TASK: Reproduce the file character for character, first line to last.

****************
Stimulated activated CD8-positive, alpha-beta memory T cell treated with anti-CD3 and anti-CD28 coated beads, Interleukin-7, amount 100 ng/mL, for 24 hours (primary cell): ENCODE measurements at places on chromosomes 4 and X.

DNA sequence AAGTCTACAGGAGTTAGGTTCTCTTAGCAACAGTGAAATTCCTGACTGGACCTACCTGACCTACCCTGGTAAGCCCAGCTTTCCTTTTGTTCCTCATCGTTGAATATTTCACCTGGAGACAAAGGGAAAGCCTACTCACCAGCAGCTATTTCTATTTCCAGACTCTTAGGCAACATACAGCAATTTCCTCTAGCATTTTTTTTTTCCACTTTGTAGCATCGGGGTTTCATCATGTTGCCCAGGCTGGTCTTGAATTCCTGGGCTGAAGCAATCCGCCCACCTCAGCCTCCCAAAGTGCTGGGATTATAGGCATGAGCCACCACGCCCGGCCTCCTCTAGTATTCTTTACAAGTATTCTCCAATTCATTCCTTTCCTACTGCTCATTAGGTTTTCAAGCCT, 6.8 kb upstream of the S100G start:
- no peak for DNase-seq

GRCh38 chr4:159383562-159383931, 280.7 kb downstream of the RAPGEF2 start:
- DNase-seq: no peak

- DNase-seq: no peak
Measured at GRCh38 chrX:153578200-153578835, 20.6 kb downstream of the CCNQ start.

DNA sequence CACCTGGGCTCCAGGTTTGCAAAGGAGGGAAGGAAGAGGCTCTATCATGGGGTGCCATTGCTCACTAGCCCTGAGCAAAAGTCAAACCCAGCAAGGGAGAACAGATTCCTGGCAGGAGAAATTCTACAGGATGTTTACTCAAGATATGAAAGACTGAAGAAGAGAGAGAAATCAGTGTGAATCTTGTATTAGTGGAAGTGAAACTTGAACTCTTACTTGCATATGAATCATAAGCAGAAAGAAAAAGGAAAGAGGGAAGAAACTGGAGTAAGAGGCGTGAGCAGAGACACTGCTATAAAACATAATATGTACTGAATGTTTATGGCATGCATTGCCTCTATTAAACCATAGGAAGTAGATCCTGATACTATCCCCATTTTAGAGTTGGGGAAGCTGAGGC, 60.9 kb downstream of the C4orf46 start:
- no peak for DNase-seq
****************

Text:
Stimulated activated CD8-positive, alpha-beta memory T cell treated with anti-CD3 and anti-CD28 coated beads, Interleukin-7, amount 100 ng/mL, for 24 hours (primary cell): ENCODE measurements at places on chromosomes 4 and X.

DNA sequence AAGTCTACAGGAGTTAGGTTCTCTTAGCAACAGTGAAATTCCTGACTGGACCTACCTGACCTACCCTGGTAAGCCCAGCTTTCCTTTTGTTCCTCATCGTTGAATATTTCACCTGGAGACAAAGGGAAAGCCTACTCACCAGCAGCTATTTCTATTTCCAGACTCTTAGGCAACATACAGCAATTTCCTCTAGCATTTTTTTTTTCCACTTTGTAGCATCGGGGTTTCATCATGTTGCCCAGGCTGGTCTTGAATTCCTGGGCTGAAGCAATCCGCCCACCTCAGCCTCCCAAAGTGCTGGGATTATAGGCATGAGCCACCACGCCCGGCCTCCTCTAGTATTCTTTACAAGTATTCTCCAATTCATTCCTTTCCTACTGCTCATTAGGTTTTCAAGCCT, 6.8 kb upstream of the S100G start:
- no peak for DNase-seq

GRCh38 chr4:159383562-159383931, 280.7 kb downstream of the RAPGEF2 start:
- DNase-seq: no peak

- DNase-seq: no peak
Measured at GRCh38 chrX:153578200-153578835, 20.6 kb downstream of the CCNQ start.

DNA sequence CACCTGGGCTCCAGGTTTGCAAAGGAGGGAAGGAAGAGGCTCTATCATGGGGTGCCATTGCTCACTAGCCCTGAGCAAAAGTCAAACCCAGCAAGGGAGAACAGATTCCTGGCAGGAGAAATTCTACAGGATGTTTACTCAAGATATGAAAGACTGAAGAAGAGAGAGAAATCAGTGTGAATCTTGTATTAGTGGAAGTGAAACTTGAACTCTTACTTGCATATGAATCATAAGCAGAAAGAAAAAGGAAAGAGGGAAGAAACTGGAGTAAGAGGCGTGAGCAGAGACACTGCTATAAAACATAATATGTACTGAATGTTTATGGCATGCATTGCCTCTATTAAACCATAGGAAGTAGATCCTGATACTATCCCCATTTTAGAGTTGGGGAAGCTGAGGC, 60.9 kb downstream of the C4orf46 start:
- no peak for DNase-seq